|And whilst the eager dogs upon the Start doe draw,|
|Shee riseth from her seat, as though on earth she flew,|
|Forc’d by some yelping *Cute to give the Greyhounds view, (23.338–40)||*A Curre.|
Poly-Olbion is the OED’s first recorded use of the word ‘cute’. Drayton, however, uses this familiar word in an unfamiliar way: as a noun, meaning a cur, or dog. Ironically the word ‘cur’ has become, almost exclusively, a term of contempt, distancing Drayton’s use of ‘cute’ even further from our modern sense of its meaning. As with ‘ballow’, Drayton recognizes the word’s novelty, and provides a marginal gloss.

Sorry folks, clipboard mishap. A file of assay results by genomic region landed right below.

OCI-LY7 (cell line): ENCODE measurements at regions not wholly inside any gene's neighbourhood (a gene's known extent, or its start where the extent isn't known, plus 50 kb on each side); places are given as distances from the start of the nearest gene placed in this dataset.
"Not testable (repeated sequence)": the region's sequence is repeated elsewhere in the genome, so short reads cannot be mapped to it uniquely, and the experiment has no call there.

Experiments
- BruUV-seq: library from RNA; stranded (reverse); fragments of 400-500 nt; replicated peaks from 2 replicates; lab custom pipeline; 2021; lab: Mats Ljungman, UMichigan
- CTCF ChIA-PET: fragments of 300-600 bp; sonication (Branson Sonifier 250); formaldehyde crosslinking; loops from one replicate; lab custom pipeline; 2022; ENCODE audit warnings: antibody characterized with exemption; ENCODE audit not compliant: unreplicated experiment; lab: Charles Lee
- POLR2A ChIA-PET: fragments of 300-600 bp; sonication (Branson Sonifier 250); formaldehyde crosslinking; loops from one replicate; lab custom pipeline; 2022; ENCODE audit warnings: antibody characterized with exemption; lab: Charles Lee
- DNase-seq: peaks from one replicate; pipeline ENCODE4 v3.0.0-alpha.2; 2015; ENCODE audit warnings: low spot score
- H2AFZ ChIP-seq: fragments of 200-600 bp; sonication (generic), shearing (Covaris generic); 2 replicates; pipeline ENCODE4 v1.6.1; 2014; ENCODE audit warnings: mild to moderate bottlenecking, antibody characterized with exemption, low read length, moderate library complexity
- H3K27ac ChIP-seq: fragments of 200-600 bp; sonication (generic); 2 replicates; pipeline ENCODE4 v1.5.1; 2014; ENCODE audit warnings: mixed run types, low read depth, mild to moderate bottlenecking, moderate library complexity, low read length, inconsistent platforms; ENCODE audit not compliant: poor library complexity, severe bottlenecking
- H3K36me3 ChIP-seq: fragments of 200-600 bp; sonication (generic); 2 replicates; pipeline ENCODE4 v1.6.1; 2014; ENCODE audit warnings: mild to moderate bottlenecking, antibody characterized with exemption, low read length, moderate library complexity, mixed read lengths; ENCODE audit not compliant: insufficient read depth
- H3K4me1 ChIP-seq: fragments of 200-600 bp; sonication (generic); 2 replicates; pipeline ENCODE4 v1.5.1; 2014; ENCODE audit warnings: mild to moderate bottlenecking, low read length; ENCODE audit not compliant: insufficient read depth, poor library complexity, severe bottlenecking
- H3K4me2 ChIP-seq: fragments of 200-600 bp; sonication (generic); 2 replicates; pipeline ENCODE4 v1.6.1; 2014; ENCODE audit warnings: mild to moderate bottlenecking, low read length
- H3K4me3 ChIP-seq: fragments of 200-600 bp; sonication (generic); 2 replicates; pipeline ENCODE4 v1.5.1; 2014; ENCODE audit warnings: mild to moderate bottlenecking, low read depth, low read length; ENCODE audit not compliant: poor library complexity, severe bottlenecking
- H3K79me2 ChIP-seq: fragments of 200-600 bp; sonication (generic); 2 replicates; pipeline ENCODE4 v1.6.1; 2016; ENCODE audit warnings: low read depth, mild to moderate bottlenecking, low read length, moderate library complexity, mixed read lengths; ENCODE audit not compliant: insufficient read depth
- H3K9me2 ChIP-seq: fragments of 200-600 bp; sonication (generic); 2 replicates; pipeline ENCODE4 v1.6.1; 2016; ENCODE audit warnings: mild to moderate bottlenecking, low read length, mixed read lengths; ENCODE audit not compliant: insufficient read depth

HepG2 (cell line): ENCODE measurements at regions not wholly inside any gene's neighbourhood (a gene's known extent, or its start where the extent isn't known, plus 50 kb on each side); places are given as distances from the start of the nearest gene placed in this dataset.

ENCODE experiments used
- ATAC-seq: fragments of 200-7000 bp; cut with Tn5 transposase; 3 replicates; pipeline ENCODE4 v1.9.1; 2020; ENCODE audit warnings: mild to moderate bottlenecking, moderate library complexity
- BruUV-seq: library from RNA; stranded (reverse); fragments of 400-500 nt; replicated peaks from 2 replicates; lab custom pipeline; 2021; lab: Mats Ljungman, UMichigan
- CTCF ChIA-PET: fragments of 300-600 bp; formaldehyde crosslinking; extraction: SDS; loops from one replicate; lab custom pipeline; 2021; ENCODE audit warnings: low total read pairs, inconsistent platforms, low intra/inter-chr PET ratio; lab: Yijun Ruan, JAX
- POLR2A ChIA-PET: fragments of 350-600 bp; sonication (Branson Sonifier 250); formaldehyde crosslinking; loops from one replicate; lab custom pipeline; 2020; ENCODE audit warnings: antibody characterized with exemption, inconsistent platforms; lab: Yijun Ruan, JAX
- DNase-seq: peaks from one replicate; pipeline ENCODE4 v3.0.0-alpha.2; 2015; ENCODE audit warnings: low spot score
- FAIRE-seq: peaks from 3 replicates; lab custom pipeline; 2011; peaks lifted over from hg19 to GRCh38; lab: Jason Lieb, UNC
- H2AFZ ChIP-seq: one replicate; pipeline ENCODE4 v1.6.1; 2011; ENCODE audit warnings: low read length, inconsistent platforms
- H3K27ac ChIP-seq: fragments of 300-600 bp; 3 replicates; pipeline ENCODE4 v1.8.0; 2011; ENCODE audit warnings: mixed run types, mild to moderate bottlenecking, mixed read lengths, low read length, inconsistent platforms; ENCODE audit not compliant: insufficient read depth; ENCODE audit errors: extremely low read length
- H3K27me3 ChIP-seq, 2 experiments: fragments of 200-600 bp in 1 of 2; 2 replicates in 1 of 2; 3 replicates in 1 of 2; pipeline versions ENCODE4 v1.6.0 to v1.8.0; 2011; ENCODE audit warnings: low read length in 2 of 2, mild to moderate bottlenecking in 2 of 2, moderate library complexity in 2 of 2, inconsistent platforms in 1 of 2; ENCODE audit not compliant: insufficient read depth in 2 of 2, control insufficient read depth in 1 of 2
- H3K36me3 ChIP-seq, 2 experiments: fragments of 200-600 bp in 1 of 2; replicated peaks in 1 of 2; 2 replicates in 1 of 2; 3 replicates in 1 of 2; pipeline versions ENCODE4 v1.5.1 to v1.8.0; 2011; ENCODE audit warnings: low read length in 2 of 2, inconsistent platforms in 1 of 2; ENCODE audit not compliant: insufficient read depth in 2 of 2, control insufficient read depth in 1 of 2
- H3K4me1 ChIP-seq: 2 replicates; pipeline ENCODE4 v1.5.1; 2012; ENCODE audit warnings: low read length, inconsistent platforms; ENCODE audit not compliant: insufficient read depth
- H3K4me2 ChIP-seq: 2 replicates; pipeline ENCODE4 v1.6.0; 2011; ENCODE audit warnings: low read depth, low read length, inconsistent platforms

One has to wonder why Drayton elects to use a word for which he he will have to provide an explanation, especially when ‘curre’ would not change the line’s metre and is much more consistent sonically. Perhaps Drayton invents ‘cute’ because he wants a word with a more highly pitched vowel sound to reflect the fact that the dog is yelping, or maybe it is a word local to Northamptonshire, where the greyhound coursing is taking place. Either way, the word cute is not used in this way anywhere else and provides another instance of Poly-Olbion’s idiosyncrasy.